You know, for a division race that is supposed to be the most exciting one still going with major post-season implications attached (I don't count that back-and-forth affair between Boston and New York in the AL East, since both clubs are all but assured of playing on into October anyway), I'm not so sure the AL West's two-team battle is really living up to its top billing. The Rangers' division-winning chances have fluctuated within the 80-95 percent range for the better part of two months and still rest within close proximity of the 90 percent mark as of this morning, and Texas has spent 140 days in first place this season compared to just 25 days for Los Angeles. It does still fit within the parameters of what we would define as a legitimate playoff race, and both clubs have done their respective parts to ensure the Angels sticking around, but the "race" is beginning to feel a bit one-sided.
And on Wednesday, the final day where players could be traded and still retain post-season eligibility with their new clubs, the deepest and most talented team in the division continued to pile on the talent while the two cellar-dwellers pulled off a couple of largely inconsequential—but nevertheless interesting—deals, and the second-running Angels did nothing … again. Running concurrent to those waiver-period trade storylines are a few different chunks of news and speculation relating to the front offices of each AL West club, and so it strikes me that this might be a good opportunity to juxtapose the trade storylines alongside those front-office storylines, and see what comes of the whole process.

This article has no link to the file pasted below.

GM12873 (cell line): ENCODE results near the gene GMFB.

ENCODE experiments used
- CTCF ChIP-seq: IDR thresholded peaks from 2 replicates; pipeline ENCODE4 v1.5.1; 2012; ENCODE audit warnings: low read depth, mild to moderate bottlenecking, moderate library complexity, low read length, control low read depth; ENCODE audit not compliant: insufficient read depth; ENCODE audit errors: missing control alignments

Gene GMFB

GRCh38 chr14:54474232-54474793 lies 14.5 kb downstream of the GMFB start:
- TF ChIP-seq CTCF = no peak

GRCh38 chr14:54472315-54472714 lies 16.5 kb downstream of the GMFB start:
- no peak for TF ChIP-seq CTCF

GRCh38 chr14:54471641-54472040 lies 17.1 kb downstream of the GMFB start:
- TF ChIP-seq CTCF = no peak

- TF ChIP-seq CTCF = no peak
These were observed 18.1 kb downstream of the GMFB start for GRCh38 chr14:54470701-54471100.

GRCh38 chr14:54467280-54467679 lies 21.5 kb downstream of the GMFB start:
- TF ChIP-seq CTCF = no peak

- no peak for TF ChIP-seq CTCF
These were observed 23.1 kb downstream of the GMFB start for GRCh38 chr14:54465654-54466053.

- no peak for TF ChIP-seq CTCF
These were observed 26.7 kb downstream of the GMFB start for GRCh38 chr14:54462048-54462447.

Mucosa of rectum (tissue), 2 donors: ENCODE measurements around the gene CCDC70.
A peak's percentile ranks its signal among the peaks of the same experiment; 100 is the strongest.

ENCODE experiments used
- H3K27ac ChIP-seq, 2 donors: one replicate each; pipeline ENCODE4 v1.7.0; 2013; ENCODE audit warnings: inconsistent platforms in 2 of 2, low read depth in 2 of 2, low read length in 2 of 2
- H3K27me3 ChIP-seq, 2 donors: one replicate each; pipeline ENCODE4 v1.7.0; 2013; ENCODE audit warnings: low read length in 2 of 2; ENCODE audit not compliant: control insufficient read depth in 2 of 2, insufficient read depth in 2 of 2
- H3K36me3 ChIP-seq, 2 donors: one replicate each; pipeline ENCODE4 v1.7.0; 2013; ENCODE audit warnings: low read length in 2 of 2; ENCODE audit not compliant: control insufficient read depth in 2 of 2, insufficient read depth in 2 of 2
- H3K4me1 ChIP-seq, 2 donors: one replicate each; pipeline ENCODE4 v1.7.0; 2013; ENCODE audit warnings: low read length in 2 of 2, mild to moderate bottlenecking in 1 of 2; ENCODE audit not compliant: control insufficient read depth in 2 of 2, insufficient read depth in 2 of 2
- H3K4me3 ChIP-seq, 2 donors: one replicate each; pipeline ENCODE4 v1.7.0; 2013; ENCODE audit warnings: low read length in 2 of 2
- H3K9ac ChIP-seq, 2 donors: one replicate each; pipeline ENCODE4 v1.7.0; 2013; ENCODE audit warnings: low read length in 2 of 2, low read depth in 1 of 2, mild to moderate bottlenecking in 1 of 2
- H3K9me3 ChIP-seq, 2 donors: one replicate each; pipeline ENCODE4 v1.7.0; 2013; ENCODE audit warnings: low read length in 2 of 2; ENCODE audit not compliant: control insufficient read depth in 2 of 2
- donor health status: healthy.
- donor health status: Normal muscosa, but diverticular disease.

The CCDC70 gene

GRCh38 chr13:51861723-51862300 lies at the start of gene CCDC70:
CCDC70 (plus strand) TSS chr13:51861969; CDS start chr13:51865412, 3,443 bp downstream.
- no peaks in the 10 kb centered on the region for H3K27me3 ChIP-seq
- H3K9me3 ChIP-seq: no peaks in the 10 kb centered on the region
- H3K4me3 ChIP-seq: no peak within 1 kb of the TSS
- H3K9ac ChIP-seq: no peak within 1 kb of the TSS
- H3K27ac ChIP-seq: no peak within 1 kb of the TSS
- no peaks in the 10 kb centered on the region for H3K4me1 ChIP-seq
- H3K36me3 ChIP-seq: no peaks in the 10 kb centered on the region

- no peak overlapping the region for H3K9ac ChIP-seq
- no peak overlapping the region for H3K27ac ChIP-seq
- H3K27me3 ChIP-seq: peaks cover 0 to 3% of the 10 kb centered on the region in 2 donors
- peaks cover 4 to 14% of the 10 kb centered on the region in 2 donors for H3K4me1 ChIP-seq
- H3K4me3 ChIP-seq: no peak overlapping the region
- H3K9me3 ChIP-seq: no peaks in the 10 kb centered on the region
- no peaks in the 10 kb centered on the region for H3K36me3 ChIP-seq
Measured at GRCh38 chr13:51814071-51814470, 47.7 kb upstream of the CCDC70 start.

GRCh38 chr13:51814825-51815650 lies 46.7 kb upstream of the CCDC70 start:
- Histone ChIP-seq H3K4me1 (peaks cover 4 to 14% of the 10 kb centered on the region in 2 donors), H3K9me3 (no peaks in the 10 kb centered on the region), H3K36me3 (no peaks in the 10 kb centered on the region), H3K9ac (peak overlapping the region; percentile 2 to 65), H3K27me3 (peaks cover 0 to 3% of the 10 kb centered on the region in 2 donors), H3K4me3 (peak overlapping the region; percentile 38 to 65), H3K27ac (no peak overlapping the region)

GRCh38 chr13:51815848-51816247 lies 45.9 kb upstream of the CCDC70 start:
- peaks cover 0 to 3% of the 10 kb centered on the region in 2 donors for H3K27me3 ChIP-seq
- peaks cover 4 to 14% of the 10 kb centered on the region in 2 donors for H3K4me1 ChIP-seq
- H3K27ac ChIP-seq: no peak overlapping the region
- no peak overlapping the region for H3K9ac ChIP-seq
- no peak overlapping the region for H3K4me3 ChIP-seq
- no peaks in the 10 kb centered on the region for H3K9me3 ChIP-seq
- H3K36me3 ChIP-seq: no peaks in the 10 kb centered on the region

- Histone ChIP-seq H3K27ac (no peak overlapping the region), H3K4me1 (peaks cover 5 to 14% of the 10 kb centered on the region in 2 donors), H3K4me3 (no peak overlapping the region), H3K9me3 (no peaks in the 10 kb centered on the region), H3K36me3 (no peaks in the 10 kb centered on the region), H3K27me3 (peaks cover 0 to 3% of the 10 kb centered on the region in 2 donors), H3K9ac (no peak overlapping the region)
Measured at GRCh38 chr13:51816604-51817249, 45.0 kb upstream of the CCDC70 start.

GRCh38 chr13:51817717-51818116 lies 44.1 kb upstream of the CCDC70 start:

Los Angeles Angels of Anaheim
The Front Office: If you pay close enough attention to the reports of what's transpiring out in Orange County these days, you discover rather quickly that Tony Reagins has emerged as the most disliked team executive in the division. Aside from putting on a veritable "Don't Let This Happen To You" clinic for his fellow general managers with that one trade that you probably don't want to hear anything more about (and a few other moves that haven't panned out as expected, leaving the Angels saddled with a high proportion of inefficiently spent dollars), Reagins has taken something of a beating on both a local and national level for not consummating a deal to improve his ballclub at the non-waiver trade deadline. Case in point: Reagins found himself "booed and heckled … loudly and for almost the entire time he spoke" by Angels fans during last week's outdoor press conference to announce Jered Weaver's new contract. That isn't to say that fans are always justified in committing such actions, but it's a rather foreboding sign nevertheless.